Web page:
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§18.27. Choosing notable locale objects for something
1. When it happens. See "printing the locale description". This activity is expected to decide which items ought to be mentioned in a locale description for a given room, enterable container or enterable supporter, and to give each item a priority, which is a number ranging upwards from 1 (which is the top priority). The lower the priority number, the earlier the mention, or at least, the earlier the opportunity to be mentioned: it's up to other activities whether to give it a paragraph of its own or not. This activity only makes something a candidate, and decides what order the candidates will be tried in.
2. The default behaviour. By default, this activity contains only the "standard notable locale objects rule". This chooses exactly those items directly contained by the locale, assigning all of them priority 5. Note that this includes scenery, and other probably unwanted items - those will be excluded later.
3. Examples. (a) In the Misty Moorlands, only large items on the ground are visible through the mist:
A thing can be large or small. A thing is usually small. The stepladder is a large thing in the Misty Moorlands.
Rule for choosing notable locale objects for the Misty Moorlands:
repeat with item running through large things in the Misty Moorlands:
set the locale priority of the item to 5.
Report taking a small thing in the Misty Moorlands:
say "You grope blindly in the mist and pick up [the noun]." instead.
Note the special phrase
set the locale priority of the item to 5;
which should be used only in rules for locale activities. It makes the given item a candidate and sets its priority. (Setting the priority to 0 forces an item not to be a candidate, and can thus undo the effect of previous rules.)
It's best to avoid situations where an item has a locale priority which is higher than that of something it is on top of, or inside, since this can result in an oddly-worded description.
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Suppose we want a different treatment of lighting than the usual: the room isn't totally dark, but there's something we can't see unless we turn on a bright light.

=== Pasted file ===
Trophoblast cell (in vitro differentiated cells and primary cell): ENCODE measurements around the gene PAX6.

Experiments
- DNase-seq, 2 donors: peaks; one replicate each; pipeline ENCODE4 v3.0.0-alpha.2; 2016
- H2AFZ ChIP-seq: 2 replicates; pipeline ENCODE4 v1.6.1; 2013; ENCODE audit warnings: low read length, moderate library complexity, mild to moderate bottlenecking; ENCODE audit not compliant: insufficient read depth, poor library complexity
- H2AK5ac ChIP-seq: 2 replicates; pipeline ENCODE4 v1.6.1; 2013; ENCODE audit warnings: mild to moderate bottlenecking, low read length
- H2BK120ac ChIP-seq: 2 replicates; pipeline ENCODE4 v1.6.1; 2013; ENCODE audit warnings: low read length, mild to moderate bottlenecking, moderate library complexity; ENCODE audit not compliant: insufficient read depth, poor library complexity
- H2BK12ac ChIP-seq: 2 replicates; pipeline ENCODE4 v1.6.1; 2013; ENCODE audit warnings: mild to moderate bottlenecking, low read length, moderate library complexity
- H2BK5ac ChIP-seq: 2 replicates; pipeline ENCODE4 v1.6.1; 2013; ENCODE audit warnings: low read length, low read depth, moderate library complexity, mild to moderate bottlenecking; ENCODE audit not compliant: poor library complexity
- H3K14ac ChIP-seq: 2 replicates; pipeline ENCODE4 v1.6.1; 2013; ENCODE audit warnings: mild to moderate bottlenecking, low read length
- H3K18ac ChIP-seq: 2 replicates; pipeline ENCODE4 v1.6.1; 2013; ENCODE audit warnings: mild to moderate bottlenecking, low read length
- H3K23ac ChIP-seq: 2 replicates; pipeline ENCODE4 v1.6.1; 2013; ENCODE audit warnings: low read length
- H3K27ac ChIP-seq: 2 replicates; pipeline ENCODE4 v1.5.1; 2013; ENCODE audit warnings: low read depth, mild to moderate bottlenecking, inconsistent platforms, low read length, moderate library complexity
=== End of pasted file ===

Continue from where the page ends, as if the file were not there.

First we make our environment and its light:
The Workroom is a room. The desk is in the Workroom. The brilliant lamp is a device on the desk.
To decide whether the light level is high:
if the brilliant lamp is switched off, no;
if the player cannot see the brilliant lamp, no;
To decide whether the light level is low:
if the light level is high, no;
Now we make a shadow so that the player can only refer to it if the shadow is in inventory or the light is on:
Understand "barely-visible" or "barely visible" or "shadow" as the shadow when the light level is high. Understand "invisible" or "shadow" as the shadow when the player encloses the shadow.
And finally a couple of extra touches to make it clear why we're able to interact with the shadow when it's in inventory, even if the light is low:
Before printing the name of the shadow:
if the light level is high:
say "barely-visible ";
otherwise if the player encloses the shadow:
say "invisible (but tangible) "
After dropping the shadow when the light level is low:
say "You let it go and it fades into the ambient gloom."
To handle the appearance of the object, we want to set its locale priority to 0: that will prevent it being named in room descriptions.
After choosing notable locale objects:
unless the light level is high:
set locale priority of the shadow to 0.
Test me with "look / get shadow / turn on lamp / look / get shadow / i / turn off lamp / i / drop shadow / look / get shadow / turn on lamp / look".
In a work of interactive fiction that involves many new discoveries, we might want to change the way we narrate room descriptions and describe objects as the player learns new information.
One approach to this is to create a model of the facts we want the player to find out, and attach some narrative text to each. When a fact becomes relevant to the story, that narrative text is shown to the player. So:
First we create the concept of facts, and the idea that facts can make some things more important than others.
A fact is a kind of thing. A fact can be known or unknown. A fact can be ready to learn or hidden. A fact has some text called the narration.